Lip sync animation can be one of the most resource-intensive tasks in the animation workflow. For creators working on low-budget or microbudget projects, this limitation often pits dialogue against all the other creative elements of your production. Incorporating facial motion-capture into your workflow can cut your lip sync time in half (at least!), and save you from having to sacrifice meaningful dialogue in an effort to save time and money.
As we’ve built out our own facial mocap tools, we’ve picked up some tricks along the way to share with our fellow animations who are just getting started with this process.
Film at an extremely high frame rate
We film our actor’s face at 100 frames per second to ensure that there is almost no motion blur of the markers on his/her face. Otherwise, the motion blur prevents your animation program from following the marker from frame to frame.
Add a small dot in the middle of your markers
As you can see in the video above, we add a small dot (just a mark with a pen) to the markers on the actor’s face. This allows for more precise tracking.
Don’t use more facial markers than you really need
More dots are not always better. If you are just using your facial motion capture markers to compute lip syncing and add some basic expressions like raised eyebrows, etc., you only need a small number of markers in key points around the facial features. You can see the points we’ve chosen in the video above.
The reason that you’ll sometimes see behind-the-scenes images with an actor’s entire face covered in markers is that those mocap systems are probably being used to create a character that actually looks just like the actor! So, they need to follow how every muscle and wrinkle in that actor’s face moves. This type of matching is usually irrelevant if you’re just doing lip sync, as in our example. Obviously we don’t need the alpaca to look exactly like our actor.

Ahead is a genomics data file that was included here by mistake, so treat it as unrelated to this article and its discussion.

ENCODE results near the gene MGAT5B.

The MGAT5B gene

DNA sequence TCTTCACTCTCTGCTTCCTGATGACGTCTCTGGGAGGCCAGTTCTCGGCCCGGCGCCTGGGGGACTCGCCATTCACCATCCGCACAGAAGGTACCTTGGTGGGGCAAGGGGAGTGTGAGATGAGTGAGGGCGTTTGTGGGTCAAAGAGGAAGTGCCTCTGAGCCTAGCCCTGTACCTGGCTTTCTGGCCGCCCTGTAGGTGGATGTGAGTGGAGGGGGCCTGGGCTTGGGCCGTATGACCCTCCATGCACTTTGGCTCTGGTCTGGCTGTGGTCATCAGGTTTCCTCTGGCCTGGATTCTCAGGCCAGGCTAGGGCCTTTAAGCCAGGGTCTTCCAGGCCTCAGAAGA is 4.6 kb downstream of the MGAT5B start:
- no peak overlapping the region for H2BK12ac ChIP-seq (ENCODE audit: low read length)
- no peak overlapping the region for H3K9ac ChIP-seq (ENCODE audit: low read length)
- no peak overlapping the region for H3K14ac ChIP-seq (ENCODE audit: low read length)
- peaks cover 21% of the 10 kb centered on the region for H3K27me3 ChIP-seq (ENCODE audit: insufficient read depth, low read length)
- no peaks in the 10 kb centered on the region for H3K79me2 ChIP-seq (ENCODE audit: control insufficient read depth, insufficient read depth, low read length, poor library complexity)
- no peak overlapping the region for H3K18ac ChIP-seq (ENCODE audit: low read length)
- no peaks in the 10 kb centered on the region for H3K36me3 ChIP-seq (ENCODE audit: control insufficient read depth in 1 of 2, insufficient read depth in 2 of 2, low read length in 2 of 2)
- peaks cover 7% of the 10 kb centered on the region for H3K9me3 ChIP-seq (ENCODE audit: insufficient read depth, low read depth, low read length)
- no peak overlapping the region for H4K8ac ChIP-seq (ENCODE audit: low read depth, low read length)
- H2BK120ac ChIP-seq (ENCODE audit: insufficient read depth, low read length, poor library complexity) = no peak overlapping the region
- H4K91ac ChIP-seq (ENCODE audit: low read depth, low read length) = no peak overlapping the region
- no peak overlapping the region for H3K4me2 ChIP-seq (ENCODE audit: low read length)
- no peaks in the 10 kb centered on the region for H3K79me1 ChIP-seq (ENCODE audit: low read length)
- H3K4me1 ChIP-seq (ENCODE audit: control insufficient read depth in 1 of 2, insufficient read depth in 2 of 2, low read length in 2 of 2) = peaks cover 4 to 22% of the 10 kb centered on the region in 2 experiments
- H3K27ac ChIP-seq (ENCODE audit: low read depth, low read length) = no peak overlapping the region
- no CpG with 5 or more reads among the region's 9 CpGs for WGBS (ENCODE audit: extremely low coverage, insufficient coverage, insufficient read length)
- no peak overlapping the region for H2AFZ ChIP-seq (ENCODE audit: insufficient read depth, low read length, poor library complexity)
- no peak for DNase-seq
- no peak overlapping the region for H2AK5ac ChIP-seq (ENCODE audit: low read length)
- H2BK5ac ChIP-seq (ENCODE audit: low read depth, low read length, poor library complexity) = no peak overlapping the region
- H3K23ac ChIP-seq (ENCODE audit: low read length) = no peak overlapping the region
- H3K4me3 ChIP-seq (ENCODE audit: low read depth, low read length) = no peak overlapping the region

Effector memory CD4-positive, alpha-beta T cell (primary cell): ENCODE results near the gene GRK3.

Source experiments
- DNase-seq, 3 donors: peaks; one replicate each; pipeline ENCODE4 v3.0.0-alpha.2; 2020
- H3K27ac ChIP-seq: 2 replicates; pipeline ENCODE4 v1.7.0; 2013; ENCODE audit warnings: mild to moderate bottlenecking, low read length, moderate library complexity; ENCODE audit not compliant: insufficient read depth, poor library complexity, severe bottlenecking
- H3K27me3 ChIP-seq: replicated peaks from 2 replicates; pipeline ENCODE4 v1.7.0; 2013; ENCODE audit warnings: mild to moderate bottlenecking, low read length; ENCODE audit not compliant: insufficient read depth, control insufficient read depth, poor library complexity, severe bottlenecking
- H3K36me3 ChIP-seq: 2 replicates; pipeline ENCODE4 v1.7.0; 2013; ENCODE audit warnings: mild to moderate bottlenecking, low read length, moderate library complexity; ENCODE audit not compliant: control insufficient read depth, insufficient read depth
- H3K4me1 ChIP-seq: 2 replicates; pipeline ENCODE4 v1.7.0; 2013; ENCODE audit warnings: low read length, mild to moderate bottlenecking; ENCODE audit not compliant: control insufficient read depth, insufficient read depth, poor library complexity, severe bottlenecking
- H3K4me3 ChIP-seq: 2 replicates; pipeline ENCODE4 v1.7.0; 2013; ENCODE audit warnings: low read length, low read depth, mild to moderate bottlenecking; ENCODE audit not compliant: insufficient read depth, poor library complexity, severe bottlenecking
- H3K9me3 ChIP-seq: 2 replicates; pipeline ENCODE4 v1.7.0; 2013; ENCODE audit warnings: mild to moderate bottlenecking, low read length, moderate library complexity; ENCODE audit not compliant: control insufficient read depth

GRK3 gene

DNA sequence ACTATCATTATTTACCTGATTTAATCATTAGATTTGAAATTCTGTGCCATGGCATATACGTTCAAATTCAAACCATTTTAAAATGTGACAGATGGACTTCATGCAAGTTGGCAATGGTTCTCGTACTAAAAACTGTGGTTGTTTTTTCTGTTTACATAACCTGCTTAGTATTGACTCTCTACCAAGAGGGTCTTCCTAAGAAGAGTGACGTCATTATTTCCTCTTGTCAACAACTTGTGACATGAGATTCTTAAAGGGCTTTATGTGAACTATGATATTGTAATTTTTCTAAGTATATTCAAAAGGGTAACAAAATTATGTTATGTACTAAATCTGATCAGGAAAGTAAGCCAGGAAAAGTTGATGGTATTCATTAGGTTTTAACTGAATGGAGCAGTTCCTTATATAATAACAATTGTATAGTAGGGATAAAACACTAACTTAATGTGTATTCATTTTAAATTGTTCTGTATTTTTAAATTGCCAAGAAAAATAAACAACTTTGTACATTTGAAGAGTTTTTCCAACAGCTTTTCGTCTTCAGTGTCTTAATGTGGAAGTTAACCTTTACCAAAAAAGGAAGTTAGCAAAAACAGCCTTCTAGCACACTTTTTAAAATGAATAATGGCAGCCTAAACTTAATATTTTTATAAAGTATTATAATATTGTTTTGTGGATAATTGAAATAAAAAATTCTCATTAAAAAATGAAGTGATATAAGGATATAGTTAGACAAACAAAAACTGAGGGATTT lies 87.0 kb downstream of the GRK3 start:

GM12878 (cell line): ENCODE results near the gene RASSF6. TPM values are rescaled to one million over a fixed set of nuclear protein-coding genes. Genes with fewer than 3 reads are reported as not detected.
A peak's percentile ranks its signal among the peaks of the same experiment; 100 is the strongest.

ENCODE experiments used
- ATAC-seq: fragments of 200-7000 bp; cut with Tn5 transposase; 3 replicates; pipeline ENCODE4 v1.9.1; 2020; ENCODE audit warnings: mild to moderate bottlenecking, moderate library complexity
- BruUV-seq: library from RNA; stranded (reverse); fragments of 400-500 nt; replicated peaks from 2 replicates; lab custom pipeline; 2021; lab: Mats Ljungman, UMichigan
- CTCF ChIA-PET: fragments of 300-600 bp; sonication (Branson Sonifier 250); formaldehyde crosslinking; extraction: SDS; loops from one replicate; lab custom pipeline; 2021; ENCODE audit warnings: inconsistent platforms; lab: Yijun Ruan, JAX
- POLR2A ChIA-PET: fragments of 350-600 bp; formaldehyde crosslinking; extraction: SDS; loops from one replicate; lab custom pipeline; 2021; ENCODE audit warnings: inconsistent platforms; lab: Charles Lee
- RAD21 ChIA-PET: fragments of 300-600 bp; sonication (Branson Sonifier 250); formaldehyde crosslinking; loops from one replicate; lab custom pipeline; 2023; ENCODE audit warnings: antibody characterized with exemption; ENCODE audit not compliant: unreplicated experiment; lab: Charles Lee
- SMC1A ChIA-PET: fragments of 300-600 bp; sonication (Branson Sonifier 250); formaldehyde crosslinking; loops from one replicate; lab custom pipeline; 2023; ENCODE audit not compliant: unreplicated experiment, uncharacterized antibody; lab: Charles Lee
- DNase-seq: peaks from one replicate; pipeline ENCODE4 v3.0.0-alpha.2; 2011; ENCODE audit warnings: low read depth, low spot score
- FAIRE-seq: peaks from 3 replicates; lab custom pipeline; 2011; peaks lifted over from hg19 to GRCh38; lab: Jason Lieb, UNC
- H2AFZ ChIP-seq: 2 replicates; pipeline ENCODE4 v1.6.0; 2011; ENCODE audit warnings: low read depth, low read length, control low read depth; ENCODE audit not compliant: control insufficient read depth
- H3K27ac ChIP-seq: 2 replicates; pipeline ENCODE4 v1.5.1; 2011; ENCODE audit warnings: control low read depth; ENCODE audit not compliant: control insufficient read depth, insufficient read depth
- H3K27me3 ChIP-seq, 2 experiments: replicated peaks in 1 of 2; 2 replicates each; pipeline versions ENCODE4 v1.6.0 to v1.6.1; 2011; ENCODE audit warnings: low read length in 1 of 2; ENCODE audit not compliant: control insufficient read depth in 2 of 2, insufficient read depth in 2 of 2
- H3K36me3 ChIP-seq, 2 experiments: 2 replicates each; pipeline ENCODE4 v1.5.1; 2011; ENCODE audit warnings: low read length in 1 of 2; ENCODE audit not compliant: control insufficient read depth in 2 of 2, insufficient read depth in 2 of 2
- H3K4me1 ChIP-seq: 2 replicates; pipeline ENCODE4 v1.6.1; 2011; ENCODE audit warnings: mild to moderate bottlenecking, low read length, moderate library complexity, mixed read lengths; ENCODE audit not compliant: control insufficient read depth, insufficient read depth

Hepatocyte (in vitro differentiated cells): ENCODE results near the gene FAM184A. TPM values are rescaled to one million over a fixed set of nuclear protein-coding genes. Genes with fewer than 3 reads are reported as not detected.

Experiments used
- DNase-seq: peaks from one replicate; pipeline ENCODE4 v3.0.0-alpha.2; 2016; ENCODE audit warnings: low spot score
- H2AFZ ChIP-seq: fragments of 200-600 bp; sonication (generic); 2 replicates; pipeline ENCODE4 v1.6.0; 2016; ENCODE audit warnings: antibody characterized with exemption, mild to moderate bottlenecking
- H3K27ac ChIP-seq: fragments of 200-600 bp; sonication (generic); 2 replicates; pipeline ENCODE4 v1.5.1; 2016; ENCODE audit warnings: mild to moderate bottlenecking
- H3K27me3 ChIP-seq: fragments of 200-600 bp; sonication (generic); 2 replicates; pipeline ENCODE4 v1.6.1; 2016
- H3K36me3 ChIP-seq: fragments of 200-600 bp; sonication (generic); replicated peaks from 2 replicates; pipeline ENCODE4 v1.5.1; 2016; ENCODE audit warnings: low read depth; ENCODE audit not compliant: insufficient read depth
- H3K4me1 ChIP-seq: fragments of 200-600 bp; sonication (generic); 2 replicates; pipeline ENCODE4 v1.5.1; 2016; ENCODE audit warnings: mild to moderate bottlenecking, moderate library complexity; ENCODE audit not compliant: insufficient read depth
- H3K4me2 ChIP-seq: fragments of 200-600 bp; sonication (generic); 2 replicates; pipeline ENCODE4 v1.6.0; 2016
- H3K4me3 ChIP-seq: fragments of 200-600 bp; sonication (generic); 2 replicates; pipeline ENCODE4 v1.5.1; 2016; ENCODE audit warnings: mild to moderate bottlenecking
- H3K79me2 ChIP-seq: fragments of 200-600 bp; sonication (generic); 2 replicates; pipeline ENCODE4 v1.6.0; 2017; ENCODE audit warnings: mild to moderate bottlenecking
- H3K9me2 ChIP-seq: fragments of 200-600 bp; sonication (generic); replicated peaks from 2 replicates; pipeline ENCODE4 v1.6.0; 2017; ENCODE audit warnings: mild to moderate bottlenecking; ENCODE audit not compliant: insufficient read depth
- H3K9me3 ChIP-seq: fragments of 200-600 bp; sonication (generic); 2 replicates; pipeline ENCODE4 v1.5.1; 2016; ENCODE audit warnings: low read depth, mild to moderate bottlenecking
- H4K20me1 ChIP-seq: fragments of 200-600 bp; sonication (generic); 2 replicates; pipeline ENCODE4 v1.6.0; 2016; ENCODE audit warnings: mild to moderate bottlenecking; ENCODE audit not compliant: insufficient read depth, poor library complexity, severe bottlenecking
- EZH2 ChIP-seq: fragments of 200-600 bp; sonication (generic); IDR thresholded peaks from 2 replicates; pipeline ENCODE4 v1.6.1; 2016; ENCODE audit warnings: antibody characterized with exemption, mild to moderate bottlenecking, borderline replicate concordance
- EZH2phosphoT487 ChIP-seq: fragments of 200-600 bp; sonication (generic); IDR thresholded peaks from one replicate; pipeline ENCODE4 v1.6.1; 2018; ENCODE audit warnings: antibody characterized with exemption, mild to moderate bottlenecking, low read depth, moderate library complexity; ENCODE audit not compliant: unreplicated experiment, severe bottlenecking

Your actor’s face has to be completely still
You’ve got two options for keeping your actor’s face completely still.
(1) Literally hold your head still. That is, put your index fingers of each hand up to your temples to help stabilize your head as you speak. Obviously, this will significantly limit the freedom your actor has to perform and be expressive. But in a pinch, this can work to at least allow you to do basic lip sync.
(2) Mount your camera to a helmet system. This can be as simple as mounting a Go-Pro to the front of a bike helmet that can be securely strapped to your actor’s head. This option will give your actor much more freedom of motion while s/he performs.
We hope these tips will help you more easily incorporate facial motion capture into your lip sync animation process. Of course, there’s always trial and error involved with any new set-up. So, our final tip is to enjoy the learning process as much as you can, and remember that all the time you’re investing up front to sharpen your system will pay dividends in the end when you cut hours off your lip sync time!